I recently lost my mother to Alzheimer’s. The disease made the last few years especially painful, but she lived to age 85 and led a full life. Perhaps the only silver lining was that the disease’s slow progression gave my five siblings and me time to process her death, reflect on her life, and arrange an appropriate memorial service. After some debate, my family elected me to compose and deliver our mother’s eulogy. I was honored.
Because there were so many of us, we grew up in a noisy family. My mother, who had a way with words, might have said we were “multivocal.” Thus, I thought my mother’s eulogy should be multivocal as well, and I asked each sibling to help me by sharing a favorite memory or two that paid tribute to some of her values — e.g., sacrifice, dedication, humility and a sense of humor.
As everyone took stock of our family’s past, I learned a surprising lesson: Memories borne through touch, taste, sound travel well. I had expected my siblings to focus on their grand milestones that my mother had been a part of, but they mainly focused on small, sensory details that continue to reverberate across time.
For example, one of my sisters recalled how Mom overcame her disdain for cooking and managed to have dinner ready at 6 p.m. sharp, basically every night of the year, for decades. Granted, my mother never learned how to cook as a child, which meant a lot of creative variations of instant and frozen food with names like chicken loaf and porcupine rice balls. The taste of her cooking, however, remains prominent in our memory bank. My mother also had quite the sweet tooth, which resulted in a small, beloved room off our kitchen that we called “the cookie closet,” but which I later learned other people call a “pantry.”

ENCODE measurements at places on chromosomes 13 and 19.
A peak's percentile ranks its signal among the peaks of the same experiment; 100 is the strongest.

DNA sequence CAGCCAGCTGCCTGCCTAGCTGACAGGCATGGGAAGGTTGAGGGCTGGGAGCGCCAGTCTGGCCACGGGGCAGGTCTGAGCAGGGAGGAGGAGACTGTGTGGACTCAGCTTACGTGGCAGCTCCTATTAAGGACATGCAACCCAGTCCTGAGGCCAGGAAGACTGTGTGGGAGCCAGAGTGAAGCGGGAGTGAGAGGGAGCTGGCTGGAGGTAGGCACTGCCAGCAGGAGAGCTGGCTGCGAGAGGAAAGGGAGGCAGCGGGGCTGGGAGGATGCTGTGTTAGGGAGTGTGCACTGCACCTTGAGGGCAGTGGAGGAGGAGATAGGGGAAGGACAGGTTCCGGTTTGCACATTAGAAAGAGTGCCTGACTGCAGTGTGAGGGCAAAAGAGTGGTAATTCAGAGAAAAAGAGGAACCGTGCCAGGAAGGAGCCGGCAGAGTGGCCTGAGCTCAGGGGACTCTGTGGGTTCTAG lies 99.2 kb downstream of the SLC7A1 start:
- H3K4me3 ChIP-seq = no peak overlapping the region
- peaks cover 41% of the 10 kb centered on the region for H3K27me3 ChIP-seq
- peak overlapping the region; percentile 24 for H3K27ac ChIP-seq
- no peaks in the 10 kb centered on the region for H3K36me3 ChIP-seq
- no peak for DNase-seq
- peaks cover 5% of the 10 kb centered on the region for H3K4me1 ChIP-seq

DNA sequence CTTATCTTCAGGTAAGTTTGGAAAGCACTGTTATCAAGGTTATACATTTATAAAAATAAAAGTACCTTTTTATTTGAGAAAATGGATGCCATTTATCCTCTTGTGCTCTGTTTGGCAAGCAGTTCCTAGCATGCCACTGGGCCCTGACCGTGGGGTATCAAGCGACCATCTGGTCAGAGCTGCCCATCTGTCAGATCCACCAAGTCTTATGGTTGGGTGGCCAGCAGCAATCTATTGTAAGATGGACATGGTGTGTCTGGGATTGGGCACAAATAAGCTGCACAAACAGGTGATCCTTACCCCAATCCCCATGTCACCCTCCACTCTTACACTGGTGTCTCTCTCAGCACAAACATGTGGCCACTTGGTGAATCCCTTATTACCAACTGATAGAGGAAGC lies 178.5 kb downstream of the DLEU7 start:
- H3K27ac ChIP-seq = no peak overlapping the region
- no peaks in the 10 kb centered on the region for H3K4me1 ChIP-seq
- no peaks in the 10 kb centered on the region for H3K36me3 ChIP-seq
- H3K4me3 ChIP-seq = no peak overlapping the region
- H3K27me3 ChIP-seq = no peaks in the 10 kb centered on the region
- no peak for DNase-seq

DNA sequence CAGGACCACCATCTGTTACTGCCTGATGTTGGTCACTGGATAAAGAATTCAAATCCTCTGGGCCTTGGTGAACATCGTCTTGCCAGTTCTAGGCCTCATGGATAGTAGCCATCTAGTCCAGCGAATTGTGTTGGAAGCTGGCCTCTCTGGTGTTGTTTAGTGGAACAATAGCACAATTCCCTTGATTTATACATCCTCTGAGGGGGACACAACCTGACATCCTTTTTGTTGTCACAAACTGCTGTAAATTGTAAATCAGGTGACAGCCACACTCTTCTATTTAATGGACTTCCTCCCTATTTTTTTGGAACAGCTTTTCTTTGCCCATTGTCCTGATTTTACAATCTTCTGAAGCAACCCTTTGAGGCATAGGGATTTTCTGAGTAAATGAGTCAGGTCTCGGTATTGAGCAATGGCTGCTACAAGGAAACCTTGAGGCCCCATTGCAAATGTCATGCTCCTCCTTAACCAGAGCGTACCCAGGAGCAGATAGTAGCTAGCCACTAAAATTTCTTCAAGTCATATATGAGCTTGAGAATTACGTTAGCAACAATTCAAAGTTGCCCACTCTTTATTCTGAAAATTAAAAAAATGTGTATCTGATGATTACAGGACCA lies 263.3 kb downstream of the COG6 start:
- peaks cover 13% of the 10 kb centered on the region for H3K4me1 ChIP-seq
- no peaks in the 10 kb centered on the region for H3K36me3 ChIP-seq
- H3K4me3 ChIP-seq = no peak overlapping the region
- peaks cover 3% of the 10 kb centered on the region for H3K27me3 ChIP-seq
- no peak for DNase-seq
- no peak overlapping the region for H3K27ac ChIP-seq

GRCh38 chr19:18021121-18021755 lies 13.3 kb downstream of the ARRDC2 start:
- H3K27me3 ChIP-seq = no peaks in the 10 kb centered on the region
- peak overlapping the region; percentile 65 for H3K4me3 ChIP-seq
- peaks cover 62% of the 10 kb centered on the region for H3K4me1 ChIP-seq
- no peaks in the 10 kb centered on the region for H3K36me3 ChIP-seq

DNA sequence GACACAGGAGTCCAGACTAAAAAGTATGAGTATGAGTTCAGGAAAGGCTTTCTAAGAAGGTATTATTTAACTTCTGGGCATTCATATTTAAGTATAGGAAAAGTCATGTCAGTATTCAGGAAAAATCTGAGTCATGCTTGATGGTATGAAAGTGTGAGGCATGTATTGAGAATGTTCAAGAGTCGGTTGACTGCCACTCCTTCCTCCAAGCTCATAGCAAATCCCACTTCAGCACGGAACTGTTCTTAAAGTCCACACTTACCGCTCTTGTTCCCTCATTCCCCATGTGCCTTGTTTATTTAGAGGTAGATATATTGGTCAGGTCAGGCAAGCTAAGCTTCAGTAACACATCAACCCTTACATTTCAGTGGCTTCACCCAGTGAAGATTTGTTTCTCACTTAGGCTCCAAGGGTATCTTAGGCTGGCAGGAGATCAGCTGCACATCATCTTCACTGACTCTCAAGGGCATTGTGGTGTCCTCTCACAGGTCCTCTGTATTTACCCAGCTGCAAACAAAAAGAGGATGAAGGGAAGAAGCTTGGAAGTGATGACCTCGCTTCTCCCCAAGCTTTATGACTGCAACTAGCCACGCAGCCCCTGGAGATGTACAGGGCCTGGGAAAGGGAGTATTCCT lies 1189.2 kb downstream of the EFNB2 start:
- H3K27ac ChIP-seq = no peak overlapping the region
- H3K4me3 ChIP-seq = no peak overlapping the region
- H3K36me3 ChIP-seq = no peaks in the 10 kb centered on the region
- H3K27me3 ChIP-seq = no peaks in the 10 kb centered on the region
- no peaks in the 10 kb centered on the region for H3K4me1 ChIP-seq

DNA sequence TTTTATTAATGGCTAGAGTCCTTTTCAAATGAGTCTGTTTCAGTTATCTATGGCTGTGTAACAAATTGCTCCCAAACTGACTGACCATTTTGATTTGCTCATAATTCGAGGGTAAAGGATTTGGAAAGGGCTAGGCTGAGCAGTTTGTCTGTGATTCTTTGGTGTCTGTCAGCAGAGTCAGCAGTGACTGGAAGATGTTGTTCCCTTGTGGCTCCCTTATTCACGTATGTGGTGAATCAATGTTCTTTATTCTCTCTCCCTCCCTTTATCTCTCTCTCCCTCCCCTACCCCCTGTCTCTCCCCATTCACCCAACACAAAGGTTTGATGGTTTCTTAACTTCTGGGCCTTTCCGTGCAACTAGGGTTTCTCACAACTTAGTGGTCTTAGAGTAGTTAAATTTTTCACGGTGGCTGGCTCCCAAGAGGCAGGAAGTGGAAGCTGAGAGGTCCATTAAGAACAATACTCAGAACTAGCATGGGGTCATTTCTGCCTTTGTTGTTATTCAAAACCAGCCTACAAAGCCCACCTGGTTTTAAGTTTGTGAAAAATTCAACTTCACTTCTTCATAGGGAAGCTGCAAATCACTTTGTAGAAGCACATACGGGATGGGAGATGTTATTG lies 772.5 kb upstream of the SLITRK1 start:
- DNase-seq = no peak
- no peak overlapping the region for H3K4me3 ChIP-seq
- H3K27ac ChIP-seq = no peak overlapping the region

One of my older brother’s favorite memories of my mother’s commitment to family involved the sense of touch: specifically, how she washed our hair over the kitchen sink when we were kids, no doubt to save time and mess. One year at a family event, my siblings and I started reminiscing about this practice. We all described how vigorously Mom would wash our hair, almost violently digging into our scalps with her strong fingers. When confronted with the question of why, Mom laughed and said: “I don’t know. I probably wanted to throttle you and I was taking it out on your heads!” We all laughed hard, then noted how long it took for each of us to realize you don’t have to shake your head violently to wash your hair.
Another older brother of mine cherished the sensory memory of hearing my mother’s footsteps. As a child, he always associated the clippety-clop sound of her approaching shoes with a sense of comfort, a sign of someone coming to provide care and security. Alas, as teenagers, the sound of those approaching footsteps often signaled we were in trouble, but I left that part out of our mother’s eulogy.
Ironically, it seems fitting that such body memories ended up dominating a eulogy for someone who died of Alzheimer’s disease. They say that one’s “deep” childhood memories are the last to leave a brain invaded by Alzheimer’s, in part because they are literally “embodied” in one’s skin and bones. And I can attest that one of the last memories my mother shared with me consisted of her as a child, sledding down a hill, excited to reach her mother’s outstretched arms at the bottom. Again, a sensory memory of security became the most indelible legacy of a loving parent.
I try to remember that inspirational lesson as I parent my own children. For it’s easy to lament what seems like all the invisible, underappreciated toil of parenting. But you never know what small, barely noticeable gestures and habits might become your most visible, defining characteristics in the eyes of your children someday.